In a series of papers, Quesne and Tkachuk (2006) presented a D + 1-dimensional (β, β′)-two-parameter Lorentz-covariant deformed algebra which leads to a nonzero minimal measurable length. In this paper, the Lagrangian formulation of electrodynamics in a 3 + 1-dimensional spacetime described by Quesne-Tkachuk algebra is studied in the special case of β′ = 2β up to the first order over the deformation parameter β. It is demonstrated that at the classical level there is a similarity between electrodynamics in the presence of a minimal measurable length (generalized electrodynamics) and Lee-Wick electrodynamics. We obtain the free space solutions of the inhomogeneous Maxwell’s equations in the presence of a minimal length. These solutions describe two vector particles (a massless vector particle and a massive vector particle). We estimate two different upper bounds on the isotropic minimal length. The first upper bound is near to the electroweak length scale (ℓelectroweak~ 10^{−18} m), while the second one is near to the length scale for the strong interactions (ℓstrong~ 10^{−15} m). The relationship between the Gaete-Spallucci nonlocal electrodynamics (2012) and electrodynamics with a minimal length is investigated.

1. Introduction

The unification between the general theory of relativity and the standard model of particle physics is one of the most important problems in theoretical physics [1]. This unification predicts the existence of a minimal measurable length on the order of the Planck length. Also, recent studies in perturbative string theory and loop quantum gravity suggest that there is a minimal length scale in nature [2].

Today we know that the existence of a minimal measurable length leads to an extended uncertainty principle. This extended uncertainty principle can be written as
(1)ΔXΔP≥ħ2[1+a1(lPħ)2(ΔP)2+a2(lPħ)4(ΔP)4+⋯],
where lP is the Planck length and ai,∀i∈{1,2,…}, are positive numerical constants [3, 4]. If we keep only the first two terms on the right-hand side of (1), we will obtain the usual generalized uncertainty principle (GUP) as follows:
(2)ΔXΔP≥ħ2[1+a1(lPħ)2(ΔP)2].
It is obvious that in (2), ΔX is always greater than (ΔX)min=a1lP. Many physicists believe that reformulation of quantum field theory in the presence of a minimal measurable length leads to a divergence free quantum field theory [5–7]. In the recent years, reformulations of quantum mechanics, gravity, and quantum field theory in the presence of a minimal measurable length have been studied extensively [4–18]. The first attempt to construct the electromagnetic field in quantized spacetime was made by Snyder [19]. In a previous work [14], we studied formulation of an electrostatic field with a charge density in the presence of a minimal length based on the Kempf algebra. In the present work, we study formulation of electrodynamics with an external source in the presence of a minimal measurable length based on the Quesne-Tkachuk algebra. The organization of our paper is as follows. In Section 2, the D+1-dimensional (β,β′)-two-parameter Lorentz-covariant deformed algebra introduced by Quesne and Tkachuk is studied and it is shown that the Quesne-Tkachuk algebra leads to a minimal measurable length [20, 21]. In Section 3, the Lagrangian formulation of electrodynamics with an external source in a 3+1-dimensional spacetime described by Quesne-Tkachuk algebra is introduced in the special case of β′=2β, in which the position operators commute to the first order in β. We show that at the classical level there is a similarity between electrodynamics in the presence of a minimal measurable length and Lee-Wick electrodynamics. In Section 4, the free space solutions of the inhomogeneous Maxwell’s equations in the presence of a minimal measurable length are obtained. These solutions describe two different particles, a massless vector particle and a massive vector particle. In Section 5, we obtain two different upper bounds on the isotropic minimal length. One of these upper bounds on the isotropic minimal length is near to the electroweak length scale (ℓelectroweak~10-18m). The second upper bound on the isotropic minimal length is near to the length scale for the strong interactions (ℓstrong~10-15m). In Section 6, we investigate the relation between electrodynamics in the presence of a minimal measurable length and the concept of nonlocality in electrodynamics. Our conclusions are presented in Section 7. SI units are used throughout this paper.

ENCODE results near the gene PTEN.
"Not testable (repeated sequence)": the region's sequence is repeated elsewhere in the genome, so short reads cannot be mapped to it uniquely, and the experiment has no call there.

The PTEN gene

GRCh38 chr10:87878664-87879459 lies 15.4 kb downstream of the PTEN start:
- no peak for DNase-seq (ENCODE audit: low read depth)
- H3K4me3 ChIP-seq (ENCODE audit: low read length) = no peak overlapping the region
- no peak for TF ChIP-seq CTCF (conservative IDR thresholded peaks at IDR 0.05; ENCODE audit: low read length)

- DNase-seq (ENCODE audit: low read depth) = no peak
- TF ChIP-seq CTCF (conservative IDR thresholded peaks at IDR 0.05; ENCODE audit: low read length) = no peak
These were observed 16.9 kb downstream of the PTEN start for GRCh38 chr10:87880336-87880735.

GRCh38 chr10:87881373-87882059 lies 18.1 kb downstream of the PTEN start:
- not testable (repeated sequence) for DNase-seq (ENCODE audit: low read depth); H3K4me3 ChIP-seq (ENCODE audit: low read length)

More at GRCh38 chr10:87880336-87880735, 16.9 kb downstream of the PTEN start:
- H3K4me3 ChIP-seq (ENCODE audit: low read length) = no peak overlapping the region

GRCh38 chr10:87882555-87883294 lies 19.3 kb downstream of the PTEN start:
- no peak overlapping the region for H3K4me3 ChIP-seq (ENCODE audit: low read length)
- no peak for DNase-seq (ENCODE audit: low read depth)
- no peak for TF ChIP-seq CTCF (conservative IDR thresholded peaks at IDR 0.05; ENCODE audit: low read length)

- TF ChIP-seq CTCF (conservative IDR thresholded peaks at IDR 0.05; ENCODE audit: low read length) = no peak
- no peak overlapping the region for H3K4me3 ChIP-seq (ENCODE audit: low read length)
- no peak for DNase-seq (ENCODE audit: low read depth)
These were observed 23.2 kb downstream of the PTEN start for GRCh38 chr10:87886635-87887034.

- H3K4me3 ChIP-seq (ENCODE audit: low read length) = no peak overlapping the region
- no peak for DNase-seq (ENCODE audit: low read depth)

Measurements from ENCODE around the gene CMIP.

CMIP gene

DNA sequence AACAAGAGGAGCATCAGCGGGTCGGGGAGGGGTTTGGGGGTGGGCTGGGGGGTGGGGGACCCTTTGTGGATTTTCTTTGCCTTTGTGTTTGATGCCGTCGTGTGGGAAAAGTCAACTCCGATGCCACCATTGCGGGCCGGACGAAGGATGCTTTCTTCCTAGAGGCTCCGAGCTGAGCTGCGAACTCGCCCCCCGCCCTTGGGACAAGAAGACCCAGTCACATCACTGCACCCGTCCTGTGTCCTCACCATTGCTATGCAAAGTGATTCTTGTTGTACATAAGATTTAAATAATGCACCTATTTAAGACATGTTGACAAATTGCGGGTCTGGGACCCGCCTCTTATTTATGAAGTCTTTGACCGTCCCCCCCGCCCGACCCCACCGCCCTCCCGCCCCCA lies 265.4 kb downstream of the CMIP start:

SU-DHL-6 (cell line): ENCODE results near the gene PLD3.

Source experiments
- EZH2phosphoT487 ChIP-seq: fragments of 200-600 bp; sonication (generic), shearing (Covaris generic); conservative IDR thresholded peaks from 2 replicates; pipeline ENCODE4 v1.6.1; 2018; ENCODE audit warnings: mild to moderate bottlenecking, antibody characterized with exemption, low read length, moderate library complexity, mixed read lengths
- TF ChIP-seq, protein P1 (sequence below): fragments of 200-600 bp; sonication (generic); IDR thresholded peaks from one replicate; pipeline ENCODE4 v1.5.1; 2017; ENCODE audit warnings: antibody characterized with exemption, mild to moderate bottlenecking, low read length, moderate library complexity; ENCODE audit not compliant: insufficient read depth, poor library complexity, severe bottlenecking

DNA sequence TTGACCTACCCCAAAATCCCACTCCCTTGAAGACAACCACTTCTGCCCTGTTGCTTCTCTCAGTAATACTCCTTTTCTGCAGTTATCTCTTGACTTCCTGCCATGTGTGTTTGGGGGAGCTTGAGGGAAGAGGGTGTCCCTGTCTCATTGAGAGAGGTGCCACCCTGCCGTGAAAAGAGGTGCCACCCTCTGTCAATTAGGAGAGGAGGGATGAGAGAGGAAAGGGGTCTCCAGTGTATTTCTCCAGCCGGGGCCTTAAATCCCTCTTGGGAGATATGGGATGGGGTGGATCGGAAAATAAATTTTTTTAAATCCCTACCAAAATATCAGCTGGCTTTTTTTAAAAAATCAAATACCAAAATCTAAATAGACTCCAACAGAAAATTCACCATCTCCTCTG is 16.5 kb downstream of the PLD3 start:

2. Lorentz-Covariant Deformed Algebra with a Minimal Observable Distance

Recently, Quesne and Tkachuk have introduced a Lorentz-covariant deformed algebra which describes a D+1-dimensional quantized spacetime [20, 21]. The Quesne-Tkachuk algebra in a D+1-dimensional spacetime is specified by the following generalized commutation relations:
(3)[Xμ,Pν]=-iħ[(1-βPρPρ)gμν-β′PμPν],(4)[Xμ,Xν]=iħ2β-β′-(2β+β′)βPρPρ1-βPρPρ(PμXν-PνXμ),(5)[Pμ,Pν]=0,
where μ,ν,ρ=0,1,2,…,D and β and β′ are two nonnegative deformation parameters (β,β′≥0). In the above equations, β and β′ are constant parameters with dimension (momentum)-2. Also, Xμ and Pμ are position and momentum operators in the deformed space and gμν=gμν=diag(1,-1,-1,…,-1). In the special case where D=3 and β=0, the Quesne-Tkachuk algebra (3)–(5) reduces to the Snyder algebra [22].

An immediate consequence of relation (3) is the appearance of an isotropic minimal length which is given by
(6)(ΔXi)0=ħ(Dβ+β′)[1-β〈(P0)2〉],∀i∈{1,2,…,D}.
In [23], Tkachuk introduced a representation which satisfies the generalized commutation relations (3)–(5) up to the first order in deformation parameters β and β′.